It can be very difficult for a teacher to have to tell a parent that their child is struggling in school, especially if the parents haven’t noticed any issues. In the Learning Support Department at the BISB, we know that parents want their children to do well in school and life, and learning that they may have a learning difficulty can be very difficult news. However, we also believe that early intervention and support are vital if our learners are to make maximum progress and to ensure that a child overcomes their difficulties as much as possible. Supporting the school and taking on board the reasoning of the teachers, if they think that your child has a learning issue, is of huge importance to your child.

You can’t just ignore a problem in the hope that it will disappear

Choosing to ignore the possibility of learning difficulty is not helpful as they don’t fade away and will likely just become more problematic. Additional difficulties can develop, and a child will start to show signs of sadness, frustration, or disappointment.

Behavioural problems and acting out might occur, or the learner can become more frustrated and lose confidence in everything they do because they repeatedly find tasks more difficult than those around them for no apparent reason or they don’t make the progress that they feel that they should be making because they are not getting the help that they need. When this happens, it is common for them to stop trying because they work hard with no result. An undiagnosed or ignored learning difficulty can greatly impact self-esteem and confidence levels throughout a person’s life.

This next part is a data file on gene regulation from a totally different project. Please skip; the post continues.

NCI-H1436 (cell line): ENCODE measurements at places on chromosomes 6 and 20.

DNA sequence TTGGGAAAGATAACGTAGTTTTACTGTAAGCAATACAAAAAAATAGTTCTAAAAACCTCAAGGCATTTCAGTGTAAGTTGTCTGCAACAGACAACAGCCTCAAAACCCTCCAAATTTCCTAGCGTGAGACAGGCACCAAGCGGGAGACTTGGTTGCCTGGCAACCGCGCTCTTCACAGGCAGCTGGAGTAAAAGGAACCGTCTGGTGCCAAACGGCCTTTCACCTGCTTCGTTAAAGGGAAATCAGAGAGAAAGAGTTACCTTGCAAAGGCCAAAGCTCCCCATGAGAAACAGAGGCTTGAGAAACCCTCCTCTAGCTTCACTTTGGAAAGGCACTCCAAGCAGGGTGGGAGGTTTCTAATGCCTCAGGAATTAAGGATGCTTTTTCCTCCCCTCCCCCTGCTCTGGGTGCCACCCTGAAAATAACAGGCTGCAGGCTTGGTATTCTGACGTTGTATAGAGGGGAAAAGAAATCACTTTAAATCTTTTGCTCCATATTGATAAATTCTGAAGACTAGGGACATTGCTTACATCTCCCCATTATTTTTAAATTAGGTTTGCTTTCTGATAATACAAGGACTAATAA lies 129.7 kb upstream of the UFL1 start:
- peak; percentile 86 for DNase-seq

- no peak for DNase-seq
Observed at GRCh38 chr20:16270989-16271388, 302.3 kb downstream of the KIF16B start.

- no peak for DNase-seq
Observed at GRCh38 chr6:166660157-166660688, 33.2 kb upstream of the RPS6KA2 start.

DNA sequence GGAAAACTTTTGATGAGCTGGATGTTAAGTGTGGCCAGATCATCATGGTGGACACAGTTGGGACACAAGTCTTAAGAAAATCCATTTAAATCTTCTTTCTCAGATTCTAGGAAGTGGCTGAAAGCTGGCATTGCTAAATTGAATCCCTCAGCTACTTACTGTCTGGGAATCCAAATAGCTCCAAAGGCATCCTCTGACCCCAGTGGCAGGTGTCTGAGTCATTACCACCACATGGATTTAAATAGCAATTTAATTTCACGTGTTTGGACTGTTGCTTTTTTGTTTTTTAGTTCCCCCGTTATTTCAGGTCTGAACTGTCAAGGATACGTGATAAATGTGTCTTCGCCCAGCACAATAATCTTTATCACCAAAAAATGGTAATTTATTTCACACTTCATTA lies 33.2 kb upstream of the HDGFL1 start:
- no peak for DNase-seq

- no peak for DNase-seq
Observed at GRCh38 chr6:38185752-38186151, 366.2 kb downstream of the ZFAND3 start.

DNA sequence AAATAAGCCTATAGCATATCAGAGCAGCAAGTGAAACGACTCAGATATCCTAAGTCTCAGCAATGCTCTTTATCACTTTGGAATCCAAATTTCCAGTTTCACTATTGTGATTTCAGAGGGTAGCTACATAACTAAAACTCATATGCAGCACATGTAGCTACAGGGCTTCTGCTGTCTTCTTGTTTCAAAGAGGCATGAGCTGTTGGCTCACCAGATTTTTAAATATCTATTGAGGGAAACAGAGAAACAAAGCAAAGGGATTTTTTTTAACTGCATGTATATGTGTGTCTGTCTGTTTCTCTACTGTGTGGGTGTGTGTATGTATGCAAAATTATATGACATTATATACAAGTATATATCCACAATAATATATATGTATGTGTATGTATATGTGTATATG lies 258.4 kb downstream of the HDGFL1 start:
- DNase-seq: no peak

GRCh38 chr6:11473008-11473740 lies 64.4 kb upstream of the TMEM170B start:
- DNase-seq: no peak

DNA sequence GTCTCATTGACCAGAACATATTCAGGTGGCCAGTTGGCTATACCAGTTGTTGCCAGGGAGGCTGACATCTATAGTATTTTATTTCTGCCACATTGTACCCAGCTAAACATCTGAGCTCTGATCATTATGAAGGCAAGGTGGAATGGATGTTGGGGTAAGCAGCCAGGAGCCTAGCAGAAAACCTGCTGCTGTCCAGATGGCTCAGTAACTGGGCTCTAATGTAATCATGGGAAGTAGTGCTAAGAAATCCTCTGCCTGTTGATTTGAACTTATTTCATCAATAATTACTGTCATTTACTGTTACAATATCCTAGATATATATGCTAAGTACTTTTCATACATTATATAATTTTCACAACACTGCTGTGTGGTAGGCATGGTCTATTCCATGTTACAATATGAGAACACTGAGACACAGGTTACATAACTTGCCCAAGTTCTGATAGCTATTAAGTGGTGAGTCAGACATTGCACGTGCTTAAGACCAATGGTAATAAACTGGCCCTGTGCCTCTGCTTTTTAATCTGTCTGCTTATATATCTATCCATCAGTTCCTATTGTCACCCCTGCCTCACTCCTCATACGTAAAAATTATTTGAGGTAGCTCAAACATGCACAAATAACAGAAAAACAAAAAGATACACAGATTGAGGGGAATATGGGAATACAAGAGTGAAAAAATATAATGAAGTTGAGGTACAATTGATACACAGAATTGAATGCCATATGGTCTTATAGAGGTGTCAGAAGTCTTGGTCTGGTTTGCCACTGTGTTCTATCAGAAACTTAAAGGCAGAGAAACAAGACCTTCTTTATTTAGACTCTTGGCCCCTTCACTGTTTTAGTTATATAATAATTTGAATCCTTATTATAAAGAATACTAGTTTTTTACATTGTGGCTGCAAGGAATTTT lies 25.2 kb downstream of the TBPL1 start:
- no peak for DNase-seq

The power of a diagnosis

However, an assessment and a diagnosis can change all of this. It may seem like a label, but labels can bring with them an understanding of the reason for the difficulties and even more importantly, adaptations for the classroom that will support a child and enable them to learn to their highest potential. With the right support and interventions, children and adults with learning difficulties can succeed in school and life. Recognition, acceptance, and understanding of the learning disability are the first steps to success. Understanding our difficulties means that we can make adaptations in lessons and support as necessary: extra time in examinations, use of technology, literacy and numeracy programmes, over-learning, metacognition, mindset programmes, memory activities, or whatever it is that a young person needs.